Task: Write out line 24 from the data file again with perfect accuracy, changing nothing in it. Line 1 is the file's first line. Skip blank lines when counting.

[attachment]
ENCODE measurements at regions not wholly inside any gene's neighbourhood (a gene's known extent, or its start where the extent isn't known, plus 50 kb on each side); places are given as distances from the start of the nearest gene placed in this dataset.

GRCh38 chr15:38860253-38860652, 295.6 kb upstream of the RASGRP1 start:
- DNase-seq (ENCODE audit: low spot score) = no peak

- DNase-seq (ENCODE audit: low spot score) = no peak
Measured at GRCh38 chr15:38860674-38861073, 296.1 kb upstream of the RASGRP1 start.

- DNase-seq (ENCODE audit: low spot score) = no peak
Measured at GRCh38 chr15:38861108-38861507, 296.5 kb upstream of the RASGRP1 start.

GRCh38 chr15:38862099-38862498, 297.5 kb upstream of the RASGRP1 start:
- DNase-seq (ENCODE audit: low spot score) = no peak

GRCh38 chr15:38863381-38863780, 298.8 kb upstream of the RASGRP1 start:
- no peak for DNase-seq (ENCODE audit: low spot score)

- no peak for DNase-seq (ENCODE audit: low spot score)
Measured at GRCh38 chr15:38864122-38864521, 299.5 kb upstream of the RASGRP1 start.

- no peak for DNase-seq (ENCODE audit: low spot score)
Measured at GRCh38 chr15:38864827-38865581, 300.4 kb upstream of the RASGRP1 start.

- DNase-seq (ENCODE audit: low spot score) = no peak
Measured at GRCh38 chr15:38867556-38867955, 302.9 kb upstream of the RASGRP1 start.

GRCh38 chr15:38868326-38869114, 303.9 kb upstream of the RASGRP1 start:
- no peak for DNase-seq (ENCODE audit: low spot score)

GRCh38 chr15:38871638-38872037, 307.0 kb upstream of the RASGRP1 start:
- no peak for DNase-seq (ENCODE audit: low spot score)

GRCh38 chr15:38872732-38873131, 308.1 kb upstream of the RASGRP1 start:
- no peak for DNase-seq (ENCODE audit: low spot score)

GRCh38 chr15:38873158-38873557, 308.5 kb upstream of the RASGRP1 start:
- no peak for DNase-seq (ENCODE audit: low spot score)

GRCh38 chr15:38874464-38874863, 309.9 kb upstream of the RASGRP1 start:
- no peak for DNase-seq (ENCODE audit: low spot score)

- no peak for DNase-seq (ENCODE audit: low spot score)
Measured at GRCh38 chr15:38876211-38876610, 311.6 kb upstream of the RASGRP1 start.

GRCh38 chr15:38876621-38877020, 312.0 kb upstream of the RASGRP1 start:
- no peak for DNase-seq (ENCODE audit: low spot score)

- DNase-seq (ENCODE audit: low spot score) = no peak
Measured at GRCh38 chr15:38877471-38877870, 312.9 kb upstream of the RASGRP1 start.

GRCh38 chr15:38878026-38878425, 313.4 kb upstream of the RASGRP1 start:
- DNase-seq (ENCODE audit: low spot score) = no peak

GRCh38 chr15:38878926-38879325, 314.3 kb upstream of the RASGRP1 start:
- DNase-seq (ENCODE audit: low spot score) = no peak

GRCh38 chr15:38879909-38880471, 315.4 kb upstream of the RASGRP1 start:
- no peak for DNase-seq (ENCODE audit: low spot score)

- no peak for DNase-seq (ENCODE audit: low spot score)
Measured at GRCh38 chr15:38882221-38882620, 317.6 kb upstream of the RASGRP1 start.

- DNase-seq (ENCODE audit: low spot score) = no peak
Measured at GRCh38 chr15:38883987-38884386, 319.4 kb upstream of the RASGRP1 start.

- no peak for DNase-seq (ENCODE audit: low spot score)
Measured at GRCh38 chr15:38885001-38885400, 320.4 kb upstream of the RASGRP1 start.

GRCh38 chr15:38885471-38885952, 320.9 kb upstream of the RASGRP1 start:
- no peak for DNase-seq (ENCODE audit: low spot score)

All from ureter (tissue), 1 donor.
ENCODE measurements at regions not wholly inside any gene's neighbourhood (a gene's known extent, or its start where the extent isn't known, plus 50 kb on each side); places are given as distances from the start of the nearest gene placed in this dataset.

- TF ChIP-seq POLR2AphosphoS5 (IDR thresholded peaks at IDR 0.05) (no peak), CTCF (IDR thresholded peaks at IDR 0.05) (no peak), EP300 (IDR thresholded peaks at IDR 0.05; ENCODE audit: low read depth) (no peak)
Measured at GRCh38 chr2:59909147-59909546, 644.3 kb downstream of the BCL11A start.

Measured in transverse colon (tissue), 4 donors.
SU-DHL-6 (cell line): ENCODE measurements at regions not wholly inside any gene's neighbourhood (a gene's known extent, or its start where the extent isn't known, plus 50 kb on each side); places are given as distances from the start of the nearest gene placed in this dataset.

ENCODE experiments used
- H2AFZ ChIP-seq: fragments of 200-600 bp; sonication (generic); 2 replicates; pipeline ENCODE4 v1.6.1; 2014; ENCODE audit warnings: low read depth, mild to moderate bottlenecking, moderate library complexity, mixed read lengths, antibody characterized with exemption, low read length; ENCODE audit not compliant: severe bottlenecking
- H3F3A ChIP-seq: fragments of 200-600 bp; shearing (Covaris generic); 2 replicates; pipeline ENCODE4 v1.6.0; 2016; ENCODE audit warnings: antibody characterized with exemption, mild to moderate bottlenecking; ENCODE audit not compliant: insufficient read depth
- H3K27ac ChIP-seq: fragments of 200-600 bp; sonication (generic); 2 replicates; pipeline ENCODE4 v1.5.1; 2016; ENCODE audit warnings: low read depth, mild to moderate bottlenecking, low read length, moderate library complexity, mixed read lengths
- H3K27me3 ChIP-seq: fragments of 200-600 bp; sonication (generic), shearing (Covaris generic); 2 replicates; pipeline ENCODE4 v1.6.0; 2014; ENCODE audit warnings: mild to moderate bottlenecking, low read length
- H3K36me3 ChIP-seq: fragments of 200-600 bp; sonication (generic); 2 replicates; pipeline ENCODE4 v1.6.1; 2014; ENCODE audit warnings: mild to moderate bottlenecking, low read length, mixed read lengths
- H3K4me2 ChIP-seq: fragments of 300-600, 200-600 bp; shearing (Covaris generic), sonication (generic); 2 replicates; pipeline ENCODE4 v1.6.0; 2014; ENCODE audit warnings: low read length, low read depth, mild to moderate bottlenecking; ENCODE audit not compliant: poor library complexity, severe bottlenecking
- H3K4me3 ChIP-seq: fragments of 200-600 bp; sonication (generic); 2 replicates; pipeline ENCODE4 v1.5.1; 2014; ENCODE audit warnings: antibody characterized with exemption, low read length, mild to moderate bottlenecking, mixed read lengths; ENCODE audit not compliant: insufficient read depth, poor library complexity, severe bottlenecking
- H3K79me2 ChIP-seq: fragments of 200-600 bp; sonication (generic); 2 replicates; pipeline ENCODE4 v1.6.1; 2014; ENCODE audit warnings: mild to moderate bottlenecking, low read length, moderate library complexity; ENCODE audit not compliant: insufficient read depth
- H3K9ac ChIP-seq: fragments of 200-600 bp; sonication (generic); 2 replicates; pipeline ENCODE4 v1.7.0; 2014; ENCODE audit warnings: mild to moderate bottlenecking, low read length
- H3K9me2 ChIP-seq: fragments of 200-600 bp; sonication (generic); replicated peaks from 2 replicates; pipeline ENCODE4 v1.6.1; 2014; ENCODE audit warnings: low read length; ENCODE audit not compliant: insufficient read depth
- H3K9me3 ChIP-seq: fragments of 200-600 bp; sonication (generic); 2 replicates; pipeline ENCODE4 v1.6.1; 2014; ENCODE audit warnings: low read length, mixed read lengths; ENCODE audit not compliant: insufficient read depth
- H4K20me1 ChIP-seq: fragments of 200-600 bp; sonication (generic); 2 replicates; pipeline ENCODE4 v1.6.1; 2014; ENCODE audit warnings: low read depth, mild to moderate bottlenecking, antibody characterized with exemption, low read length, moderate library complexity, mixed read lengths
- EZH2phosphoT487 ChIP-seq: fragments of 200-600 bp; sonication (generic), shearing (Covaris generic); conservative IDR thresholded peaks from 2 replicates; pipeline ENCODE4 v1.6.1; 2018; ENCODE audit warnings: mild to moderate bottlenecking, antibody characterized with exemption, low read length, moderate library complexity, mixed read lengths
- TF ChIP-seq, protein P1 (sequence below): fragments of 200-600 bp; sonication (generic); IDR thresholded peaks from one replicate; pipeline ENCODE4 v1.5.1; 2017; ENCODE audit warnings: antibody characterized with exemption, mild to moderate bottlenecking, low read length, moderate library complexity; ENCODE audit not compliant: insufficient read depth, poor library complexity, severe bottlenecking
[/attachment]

GRCh38 chr15:38873158-38873557, 308.5 kb upstream of the RASGRP1 start: